Murky, very, very murky, definitely, decidedly so—how else could I describe my motives for not fucking Margot? Before getting in the car I stared up at the window where I had just left Margot lying unclothed and spread-eagled on the mussed up bed. That thought made me hesitate for a moment but I got in the car anyway and started the ignition.
As I drove at speed through the somnolent streets of her neighbourhood, I was in considerable physical discomfort. Pressing my crotch against the steering wheel afforded some relief, but what I really needed was the release that can only be obtained though the agency of the other, the rapture of bodies mingling and dissolving in unison until the mutual, desired annihilation of orgasm. Continue reading →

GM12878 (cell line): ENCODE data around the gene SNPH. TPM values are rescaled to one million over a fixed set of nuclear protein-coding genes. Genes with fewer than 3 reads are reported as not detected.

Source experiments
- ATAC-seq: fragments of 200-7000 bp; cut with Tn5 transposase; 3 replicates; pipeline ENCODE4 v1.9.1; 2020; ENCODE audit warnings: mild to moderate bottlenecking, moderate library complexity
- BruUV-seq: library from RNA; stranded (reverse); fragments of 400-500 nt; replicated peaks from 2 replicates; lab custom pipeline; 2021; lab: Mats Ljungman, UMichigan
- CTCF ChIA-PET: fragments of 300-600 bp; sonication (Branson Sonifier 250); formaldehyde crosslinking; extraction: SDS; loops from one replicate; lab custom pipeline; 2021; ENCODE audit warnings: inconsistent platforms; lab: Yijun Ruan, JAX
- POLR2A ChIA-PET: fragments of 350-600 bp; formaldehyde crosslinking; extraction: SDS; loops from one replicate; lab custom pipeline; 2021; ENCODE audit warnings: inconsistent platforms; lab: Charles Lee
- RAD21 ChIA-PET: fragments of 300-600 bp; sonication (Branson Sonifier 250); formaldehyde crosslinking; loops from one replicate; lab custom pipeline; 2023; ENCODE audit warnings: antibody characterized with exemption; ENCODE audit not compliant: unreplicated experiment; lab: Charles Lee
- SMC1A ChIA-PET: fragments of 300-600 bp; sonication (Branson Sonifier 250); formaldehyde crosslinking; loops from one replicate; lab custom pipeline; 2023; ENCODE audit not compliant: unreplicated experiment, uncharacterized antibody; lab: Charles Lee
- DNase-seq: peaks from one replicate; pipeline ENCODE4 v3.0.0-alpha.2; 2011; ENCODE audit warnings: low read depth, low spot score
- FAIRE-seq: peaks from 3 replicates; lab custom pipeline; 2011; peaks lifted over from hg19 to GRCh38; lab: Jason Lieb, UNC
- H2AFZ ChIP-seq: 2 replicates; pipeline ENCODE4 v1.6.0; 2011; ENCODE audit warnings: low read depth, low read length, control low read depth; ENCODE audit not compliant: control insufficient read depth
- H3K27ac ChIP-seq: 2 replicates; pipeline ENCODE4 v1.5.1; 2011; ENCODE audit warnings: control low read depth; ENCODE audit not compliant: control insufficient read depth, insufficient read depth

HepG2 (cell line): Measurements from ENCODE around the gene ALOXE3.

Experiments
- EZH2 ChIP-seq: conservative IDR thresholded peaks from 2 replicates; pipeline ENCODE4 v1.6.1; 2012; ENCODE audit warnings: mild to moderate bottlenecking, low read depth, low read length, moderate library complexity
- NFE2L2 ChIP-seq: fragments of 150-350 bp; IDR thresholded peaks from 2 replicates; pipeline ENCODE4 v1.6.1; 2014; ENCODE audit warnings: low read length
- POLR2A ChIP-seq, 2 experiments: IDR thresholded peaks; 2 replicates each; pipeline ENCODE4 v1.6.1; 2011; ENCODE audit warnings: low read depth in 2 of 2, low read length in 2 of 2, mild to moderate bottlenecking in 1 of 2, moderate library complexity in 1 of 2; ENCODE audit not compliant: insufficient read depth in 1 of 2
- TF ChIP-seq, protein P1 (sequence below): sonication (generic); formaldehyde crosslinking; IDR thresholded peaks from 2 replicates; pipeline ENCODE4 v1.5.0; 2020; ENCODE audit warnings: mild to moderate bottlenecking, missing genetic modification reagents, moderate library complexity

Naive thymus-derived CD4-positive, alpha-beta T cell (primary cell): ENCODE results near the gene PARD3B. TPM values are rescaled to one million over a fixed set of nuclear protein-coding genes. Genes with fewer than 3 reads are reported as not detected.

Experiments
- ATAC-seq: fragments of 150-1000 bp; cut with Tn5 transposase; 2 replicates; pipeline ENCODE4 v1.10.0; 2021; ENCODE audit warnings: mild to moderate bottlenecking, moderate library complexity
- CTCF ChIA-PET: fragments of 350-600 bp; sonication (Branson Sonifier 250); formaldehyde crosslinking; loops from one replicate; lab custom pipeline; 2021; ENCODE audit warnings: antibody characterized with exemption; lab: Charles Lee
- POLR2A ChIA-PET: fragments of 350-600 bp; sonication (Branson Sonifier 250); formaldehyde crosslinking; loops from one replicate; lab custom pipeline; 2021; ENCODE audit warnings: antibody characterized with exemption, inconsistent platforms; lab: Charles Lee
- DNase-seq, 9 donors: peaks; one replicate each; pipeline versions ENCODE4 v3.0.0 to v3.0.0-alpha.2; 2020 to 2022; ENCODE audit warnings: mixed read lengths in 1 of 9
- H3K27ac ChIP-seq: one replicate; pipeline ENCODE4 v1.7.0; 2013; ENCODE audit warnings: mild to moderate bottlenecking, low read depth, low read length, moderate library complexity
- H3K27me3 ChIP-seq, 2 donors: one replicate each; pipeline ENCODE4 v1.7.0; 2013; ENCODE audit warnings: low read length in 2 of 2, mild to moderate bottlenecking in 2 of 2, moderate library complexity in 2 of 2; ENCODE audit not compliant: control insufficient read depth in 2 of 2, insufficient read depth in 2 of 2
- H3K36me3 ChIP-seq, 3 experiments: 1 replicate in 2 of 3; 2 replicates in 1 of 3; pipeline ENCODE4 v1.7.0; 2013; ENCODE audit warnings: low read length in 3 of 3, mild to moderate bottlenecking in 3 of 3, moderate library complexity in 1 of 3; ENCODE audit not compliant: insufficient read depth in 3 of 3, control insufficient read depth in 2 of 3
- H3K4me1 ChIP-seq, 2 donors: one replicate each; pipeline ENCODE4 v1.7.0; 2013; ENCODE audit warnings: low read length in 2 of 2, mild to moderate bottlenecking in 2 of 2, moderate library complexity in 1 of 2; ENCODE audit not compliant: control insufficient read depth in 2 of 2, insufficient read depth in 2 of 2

The rather evocatively named Apollonia Saintclair (presumably a pseudonym that conjures up images, in my mind, at least, of a Bond villainess and a vixen of a heroine in a French libertine novel) provocative and very erotic illustrations have gathered a huge and obsessive following on Instagram and Tumblr for the mysterious, secretive artist.
Saintclair’s veritable pornocupia of fantasies, kinks and fetishes locate sex and desire as the nexus of a wide range of human emotions. Her black and white images are suggestive of pulp, noir and, on occasion, the gleeful decadence of Beardsley and Von Bayros; while shot through with a delightful insolent wit that ranges from the mischievous to the macabre.